More examples here.
sed -i -e "script" [list of files]
|Run the script on list of files. The contents of list of files will be modified after the run.|
sed -i -e "script1" -e "script2" ... [list of files]
|Like above, but run multiple scripts on list of files.|
sed -i -n -e "script" [list of files]
|Similar to above, but only used when the script uses p (print) command (see below)|
sed -e "script" < oldFile [> newFile]
|Run the script on oldFile and redirect the result to newFile|
sed -f scriptFile [list of files]
|Run the scriptFile on list of files|
A command has the form
[address1[,address2]] [!] command [arguments]where the address1[,address2] specifies the range of lines the command will operate on. If they are omitted, then it means the entire input. If only address1 is present, the command will only operate on that address. (Some commands accept only zero or one address)
The optional exclamation ! means the command be run if the address (or address-range) does not match.
|number||The number-th line.|
|$||The last line.|
|first~step||Every step-th line starting with first-th line.|
|/regex/||Lines which match the regular expression regex.|
See here for more details.
|s/regex/[replacement]/[flags]||Replace the first occurrence of regex with replacement.
regex is a
sed regular expression.
replacement can contain \1, \2, ... , \9 to refer to matching groups (like $1, $2, ... in Perl) flags can be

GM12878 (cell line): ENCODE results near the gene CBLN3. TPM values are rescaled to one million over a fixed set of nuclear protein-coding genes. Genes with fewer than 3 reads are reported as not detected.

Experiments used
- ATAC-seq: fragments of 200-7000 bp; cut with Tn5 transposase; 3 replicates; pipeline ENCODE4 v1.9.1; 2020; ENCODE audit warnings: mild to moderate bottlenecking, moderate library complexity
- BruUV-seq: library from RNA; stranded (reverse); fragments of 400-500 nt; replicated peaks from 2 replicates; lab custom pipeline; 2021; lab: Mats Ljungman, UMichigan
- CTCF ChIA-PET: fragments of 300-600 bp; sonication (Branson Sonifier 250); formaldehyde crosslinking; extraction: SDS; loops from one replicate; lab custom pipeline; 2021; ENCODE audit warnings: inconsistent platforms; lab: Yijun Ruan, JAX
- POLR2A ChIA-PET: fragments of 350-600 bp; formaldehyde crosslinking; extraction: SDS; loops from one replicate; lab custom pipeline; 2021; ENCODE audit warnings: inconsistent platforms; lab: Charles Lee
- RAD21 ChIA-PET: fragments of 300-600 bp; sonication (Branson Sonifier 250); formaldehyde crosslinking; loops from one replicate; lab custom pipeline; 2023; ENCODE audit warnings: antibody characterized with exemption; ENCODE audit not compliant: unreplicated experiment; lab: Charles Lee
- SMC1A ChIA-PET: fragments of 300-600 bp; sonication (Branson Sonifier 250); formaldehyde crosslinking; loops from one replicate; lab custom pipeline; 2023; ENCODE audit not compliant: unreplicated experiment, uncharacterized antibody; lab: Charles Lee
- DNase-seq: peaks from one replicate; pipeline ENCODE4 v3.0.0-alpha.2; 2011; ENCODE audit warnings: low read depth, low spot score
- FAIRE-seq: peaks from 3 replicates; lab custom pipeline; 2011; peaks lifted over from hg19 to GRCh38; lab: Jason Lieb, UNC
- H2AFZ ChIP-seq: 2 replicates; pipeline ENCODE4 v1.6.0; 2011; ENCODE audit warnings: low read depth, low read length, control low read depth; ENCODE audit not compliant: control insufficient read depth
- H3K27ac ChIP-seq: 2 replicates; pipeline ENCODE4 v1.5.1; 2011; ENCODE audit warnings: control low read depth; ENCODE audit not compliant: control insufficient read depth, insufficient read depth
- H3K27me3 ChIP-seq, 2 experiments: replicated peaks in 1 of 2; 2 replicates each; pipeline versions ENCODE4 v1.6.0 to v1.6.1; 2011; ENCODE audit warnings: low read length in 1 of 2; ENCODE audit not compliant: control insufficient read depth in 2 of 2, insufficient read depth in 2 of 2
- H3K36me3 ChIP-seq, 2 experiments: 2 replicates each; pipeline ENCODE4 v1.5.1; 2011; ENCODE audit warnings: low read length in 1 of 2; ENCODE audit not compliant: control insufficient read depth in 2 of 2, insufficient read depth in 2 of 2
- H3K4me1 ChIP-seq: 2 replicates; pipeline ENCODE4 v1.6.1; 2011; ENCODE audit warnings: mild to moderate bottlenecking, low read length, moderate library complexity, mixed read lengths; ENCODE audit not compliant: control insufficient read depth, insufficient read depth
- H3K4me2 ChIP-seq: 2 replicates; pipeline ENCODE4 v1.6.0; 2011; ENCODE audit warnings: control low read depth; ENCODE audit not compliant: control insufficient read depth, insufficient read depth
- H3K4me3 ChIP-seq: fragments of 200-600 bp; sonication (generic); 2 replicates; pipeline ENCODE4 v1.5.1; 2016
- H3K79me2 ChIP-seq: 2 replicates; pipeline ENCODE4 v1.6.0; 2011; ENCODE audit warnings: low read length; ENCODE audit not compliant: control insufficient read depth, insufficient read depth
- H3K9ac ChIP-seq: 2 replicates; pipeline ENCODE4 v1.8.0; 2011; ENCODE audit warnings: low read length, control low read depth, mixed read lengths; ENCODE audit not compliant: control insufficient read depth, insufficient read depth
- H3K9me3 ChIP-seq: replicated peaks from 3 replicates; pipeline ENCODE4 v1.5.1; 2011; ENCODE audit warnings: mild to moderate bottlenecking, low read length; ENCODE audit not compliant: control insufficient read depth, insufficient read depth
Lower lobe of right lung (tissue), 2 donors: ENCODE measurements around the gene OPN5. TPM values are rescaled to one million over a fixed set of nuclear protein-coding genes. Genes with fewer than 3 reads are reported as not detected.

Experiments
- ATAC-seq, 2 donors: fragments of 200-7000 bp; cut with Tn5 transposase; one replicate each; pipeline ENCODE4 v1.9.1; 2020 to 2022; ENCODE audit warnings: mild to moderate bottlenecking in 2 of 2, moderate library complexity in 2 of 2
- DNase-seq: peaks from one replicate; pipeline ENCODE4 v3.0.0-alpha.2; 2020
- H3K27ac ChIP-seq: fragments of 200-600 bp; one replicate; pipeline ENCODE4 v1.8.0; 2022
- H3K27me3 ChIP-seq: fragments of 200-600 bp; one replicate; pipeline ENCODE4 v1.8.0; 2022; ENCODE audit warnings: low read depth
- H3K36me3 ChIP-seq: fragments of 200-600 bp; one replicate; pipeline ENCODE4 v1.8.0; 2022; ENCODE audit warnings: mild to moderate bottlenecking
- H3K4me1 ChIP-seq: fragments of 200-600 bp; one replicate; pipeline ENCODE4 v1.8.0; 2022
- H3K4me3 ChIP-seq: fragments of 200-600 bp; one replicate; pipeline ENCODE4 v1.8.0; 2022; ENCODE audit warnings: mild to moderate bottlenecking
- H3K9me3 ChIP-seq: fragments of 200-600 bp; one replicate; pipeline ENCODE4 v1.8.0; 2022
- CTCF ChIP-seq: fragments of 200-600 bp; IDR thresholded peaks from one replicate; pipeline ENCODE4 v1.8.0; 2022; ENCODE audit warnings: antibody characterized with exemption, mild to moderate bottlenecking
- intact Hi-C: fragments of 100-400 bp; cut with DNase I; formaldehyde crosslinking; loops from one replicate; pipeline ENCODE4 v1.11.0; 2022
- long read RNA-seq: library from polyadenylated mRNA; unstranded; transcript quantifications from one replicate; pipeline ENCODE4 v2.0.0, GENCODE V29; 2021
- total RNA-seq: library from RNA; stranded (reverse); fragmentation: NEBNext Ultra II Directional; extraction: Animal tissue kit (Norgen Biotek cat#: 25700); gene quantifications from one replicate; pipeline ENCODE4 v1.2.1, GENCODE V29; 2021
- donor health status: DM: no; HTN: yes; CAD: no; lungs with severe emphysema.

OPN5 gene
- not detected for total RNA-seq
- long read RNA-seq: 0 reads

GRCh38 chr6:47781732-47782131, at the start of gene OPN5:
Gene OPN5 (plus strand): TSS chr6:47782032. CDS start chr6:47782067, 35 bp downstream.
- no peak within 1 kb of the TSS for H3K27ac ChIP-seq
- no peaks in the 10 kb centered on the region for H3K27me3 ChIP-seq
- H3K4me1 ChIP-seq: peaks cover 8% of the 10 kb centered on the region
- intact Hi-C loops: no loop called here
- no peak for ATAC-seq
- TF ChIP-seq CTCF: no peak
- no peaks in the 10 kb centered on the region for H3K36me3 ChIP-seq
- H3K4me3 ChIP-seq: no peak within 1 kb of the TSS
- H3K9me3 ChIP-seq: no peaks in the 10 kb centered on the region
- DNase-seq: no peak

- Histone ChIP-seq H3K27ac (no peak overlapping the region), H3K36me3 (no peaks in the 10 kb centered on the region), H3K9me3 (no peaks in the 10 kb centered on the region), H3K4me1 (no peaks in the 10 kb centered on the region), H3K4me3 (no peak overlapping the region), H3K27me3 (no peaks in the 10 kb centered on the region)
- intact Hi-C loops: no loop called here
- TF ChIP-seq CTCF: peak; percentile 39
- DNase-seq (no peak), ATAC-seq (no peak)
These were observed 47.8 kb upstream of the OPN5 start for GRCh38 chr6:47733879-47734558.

|y/srcChars/destChars/||Transliterate srcChars with destChars (so they
must have the same length.)
It is like tr command.
|p||Print the pattern space (with the newline added to the end).
This command is usually only used in conjunction with the -n command-line option.
|P||Print the pattern space up to the first embedded newline|
|n||Print the pattern space (unless -n command-line option is in effect), and overwrite the pattern space with the next line of input.|
|N||Append the next line of input to pattern space. The former and new contents are separated by a newline.|
|d||Delete the pattern space and start the next cycle (so nothing will be printed)|
|D||If there is a newline in pattern space, delete the pattern space up to the first embedded newline and start the next cycle (so nothing will be printed).
Skip reading from the input if pattern space is non-empty.
If there is no newline found, it behaves like d command.
|=||(GNU sed only) Print the current line number (with the newline added to the end)|
|l [n]||Print the pattern space (with the newline added to the end)
with special handling of unprintable characters.
n specifies the desired line-wrap length (GNU sed only).
|G||Append holding space to pattern space. The former and new contents are separated by a newline.|
|H||Append pattern space to holding space. The former and new contents are separated by a newline.|
|g||Overwrite pattern space with holding space|
|h||Overwrite holding space with pattern space|
|x||Exchange holding space and pattern space|
|: label||Define a label|
|b [label]||Jump to label or to the end of script if label is omitted.|
|t [label]||If s/// succeeds, jump to label or to the end of script if label is omitted.|
|T [label]||If s/// fails, jump to label or to the end of script if label is omitted.|
|q||Exit sed without any further input processing.
This command only accepts one address.